The move proved to be a life-shaping experience. For one thing, it reinforced Allison and LeGrand’s natural inclination to blur the lines between indoors and out. The duo had always enjoyed spending time under the sun, even outfitting their first Charleston pad with a rooftop deck. “But in St. Kitts, we really lived outside, with the doors open all the time,” Allison says. The tropical environment also helped to shape Allison’s design aesthetic. “In the Caribbean, you are surrounded by the use of bold colors,” she notes. “Moving there, I was inspired to take more risks with vibrant hues as well as blending colors and patterns.” Still, as their family matured and Hudson started spending part of the year at a boarding school in New England, the crew began to crave a return to the States. In 2012, they charted a move back to the Holy City, knowing just where to drop anchor: their old neighborhood of I’On. “When we couldn’t find anything to buy that we loved, we decided to rent,” explains Allison. After two years in the 2,700-square-foot main house, the Elebashes fell in love with the property and bought it, knowing it jived with the way they wanted to live.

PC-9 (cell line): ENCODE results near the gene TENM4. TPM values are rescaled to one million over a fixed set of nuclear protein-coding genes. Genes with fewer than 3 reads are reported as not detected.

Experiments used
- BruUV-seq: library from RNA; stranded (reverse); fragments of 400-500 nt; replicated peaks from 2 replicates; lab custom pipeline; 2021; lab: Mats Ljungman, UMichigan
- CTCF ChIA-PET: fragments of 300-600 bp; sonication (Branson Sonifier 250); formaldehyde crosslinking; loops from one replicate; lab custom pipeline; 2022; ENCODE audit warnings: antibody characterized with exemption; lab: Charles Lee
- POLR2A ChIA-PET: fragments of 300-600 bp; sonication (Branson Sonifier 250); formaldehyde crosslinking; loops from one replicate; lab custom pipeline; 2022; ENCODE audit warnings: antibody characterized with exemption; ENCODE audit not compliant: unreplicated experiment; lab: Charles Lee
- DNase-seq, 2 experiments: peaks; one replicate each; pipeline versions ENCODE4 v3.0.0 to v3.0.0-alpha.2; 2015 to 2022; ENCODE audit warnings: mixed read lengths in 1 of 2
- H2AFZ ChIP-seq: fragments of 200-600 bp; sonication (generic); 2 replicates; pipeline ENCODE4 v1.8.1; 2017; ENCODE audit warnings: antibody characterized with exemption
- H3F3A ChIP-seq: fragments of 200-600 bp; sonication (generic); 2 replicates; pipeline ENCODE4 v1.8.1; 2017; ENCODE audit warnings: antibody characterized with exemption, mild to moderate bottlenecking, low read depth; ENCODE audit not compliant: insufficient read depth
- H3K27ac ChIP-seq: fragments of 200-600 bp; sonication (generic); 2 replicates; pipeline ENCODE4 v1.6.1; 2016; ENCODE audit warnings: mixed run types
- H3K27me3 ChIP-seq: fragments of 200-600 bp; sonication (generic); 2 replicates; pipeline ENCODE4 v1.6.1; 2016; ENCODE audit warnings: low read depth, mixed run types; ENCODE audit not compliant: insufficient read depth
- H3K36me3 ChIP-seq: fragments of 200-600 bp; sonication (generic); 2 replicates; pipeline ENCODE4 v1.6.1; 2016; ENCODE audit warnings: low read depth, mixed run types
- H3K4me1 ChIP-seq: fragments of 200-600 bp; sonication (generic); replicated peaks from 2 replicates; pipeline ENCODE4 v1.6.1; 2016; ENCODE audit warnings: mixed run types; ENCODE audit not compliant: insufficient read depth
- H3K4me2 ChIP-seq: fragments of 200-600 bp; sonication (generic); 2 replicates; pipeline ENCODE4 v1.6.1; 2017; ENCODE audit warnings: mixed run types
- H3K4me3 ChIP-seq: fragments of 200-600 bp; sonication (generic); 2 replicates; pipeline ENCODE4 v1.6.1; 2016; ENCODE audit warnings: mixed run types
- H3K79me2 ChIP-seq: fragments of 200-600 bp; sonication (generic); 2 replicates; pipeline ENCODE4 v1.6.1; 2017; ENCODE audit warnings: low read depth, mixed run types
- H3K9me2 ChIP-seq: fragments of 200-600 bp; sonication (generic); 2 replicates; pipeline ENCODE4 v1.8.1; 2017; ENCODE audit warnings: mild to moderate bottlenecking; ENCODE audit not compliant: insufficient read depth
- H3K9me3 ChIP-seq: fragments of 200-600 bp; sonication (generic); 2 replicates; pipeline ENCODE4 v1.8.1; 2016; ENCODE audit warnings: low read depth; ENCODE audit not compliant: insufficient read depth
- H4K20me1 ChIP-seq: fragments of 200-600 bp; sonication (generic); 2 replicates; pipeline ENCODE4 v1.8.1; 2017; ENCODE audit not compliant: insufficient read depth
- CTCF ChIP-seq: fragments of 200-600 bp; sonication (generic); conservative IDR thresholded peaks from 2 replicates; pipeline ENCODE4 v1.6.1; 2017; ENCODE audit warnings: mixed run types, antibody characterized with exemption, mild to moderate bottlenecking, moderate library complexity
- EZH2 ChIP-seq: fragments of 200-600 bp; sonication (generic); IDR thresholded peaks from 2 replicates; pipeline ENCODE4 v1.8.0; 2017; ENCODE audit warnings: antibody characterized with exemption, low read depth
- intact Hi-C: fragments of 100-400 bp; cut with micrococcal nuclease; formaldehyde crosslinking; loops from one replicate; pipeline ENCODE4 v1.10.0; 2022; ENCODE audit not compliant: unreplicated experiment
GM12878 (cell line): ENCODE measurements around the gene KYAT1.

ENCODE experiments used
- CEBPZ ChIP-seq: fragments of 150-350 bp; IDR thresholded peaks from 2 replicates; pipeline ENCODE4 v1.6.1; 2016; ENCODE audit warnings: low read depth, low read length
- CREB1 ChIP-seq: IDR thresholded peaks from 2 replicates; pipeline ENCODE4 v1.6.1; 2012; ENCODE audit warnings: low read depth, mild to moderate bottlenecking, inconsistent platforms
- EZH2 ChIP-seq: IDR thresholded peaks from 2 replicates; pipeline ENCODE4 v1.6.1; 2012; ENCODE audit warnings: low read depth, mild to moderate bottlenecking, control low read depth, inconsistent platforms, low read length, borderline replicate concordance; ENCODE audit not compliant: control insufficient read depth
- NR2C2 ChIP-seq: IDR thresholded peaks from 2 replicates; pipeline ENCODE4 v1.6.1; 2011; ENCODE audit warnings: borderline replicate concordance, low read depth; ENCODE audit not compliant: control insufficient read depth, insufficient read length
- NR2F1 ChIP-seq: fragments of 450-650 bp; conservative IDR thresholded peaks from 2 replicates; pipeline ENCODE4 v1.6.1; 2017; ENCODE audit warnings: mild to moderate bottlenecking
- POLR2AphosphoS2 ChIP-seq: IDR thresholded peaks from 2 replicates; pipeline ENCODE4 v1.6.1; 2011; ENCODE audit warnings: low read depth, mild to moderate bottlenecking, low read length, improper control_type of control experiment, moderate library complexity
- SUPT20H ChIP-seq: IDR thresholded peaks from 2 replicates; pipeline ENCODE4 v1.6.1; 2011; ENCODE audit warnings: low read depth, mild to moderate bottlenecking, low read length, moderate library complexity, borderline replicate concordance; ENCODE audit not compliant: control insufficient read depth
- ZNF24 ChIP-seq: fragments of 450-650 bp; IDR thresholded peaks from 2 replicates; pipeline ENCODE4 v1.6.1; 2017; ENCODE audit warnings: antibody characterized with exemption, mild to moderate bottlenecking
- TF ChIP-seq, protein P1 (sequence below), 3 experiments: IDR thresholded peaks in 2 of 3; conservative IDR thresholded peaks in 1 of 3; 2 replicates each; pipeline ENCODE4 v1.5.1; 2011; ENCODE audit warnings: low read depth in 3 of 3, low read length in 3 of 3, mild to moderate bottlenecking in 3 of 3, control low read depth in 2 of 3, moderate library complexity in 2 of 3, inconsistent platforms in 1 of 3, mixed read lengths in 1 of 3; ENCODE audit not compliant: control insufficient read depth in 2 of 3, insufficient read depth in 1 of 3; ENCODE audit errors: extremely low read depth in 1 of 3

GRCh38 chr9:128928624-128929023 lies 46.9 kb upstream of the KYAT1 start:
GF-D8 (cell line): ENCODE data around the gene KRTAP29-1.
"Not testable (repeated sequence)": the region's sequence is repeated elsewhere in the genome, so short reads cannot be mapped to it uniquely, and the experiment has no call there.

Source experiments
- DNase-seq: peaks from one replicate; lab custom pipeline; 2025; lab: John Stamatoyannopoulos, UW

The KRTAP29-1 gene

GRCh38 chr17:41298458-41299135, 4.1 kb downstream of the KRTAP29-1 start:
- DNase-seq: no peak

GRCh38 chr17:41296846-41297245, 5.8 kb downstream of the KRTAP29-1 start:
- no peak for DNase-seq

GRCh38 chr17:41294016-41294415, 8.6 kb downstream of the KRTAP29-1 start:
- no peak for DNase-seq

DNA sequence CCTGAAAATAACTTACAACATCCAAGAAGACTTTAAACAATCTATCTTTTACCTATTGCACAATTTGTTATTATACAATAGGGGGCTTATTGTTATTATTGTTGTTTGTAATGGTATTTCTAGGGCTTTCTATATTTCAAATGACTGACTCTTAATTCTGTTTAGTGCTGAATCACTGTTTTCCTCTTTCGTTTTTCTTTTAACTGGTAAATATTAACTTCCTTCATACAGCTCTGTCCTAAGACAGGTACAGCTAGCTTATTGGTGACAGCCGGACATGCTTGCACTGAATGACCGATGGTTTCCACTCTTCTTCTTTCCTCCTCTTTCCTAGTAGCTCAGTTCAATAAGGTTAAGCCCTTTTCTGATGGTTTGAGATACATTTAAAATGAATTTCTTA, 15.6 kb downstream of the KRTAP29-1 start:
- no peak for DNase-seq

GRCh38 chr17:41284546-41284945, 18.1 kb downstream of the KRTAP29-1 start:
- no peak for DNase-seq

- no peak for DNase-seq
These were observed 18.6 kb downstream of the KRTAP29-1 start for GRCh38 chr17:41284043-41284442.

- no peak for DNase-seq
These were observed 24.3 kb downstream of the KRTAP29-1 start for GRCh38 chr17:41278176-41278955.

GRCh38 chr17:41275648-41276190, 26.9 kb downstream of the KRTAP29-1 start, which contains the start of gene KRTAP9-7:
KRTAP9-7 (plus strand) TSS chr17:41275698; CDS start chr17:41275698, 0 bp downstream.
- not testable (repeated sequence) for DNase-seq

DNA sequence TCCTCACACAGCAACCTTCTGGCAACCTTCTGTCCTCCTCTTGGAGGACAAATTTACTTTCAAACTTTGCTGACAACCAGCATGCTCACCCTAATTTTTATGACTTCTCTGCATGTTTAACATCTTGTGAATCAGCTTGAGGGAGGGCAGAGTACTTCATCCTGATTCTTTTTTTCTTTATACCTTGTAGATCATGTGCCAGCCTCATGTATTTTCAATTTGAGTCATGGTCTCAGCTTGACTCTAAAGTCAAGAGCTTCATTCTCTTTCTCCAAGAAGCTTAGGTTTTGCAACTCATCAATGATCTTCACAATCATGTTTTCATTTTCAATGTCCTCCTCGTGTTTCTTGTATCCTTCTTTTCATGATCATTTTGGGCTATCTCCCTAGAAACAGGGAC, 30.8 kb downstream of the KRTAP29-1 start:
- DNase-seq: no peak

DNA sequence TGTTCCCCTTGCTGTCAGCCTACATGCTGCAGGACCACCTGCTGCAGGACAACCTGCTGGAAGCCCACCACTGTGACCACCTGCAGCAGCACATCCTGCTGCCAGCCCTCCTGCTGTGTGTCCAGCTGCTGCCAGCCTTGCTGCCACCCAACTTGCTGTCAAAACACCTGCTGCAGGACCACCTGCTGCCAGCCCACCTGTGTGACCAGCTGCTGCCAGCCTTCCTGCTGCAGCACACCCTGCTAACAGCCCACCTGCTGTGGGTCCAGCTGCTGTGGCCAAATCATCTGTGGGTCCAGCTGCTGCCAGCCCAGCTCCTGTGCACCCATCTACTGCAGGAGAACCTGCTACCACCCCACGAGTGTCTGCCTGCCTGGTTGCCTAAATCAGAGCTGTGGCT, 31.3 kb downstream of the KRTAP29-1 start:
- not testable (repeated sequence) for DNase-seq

Double porches and unobstructed scenic vistas made both the front and back yards particularly inviting. And stylistically, the structure felt familiar. “It actually reminded us of Colonial Caribbean architecture, like a house that wouldn’t be out of place along Independence Square in St. Kitts,” Allison recalls. What’s more, a two-story, 1,100-square-foot guest house allowed Chloe and Hudson to exercise independence without straying too far from the nest. “The kids love it because it gives them a sense of privacy,” she adds. “We know where they are, they’re still right near us, but they get to have their own space.” The set-up also means that in a few years, when Allison and LeGrand become empty nesters, the layout will still work. “We don’t have any useless rooms,” LeGrand stresses. “We use every square foot of the house, and it’s just the right size.”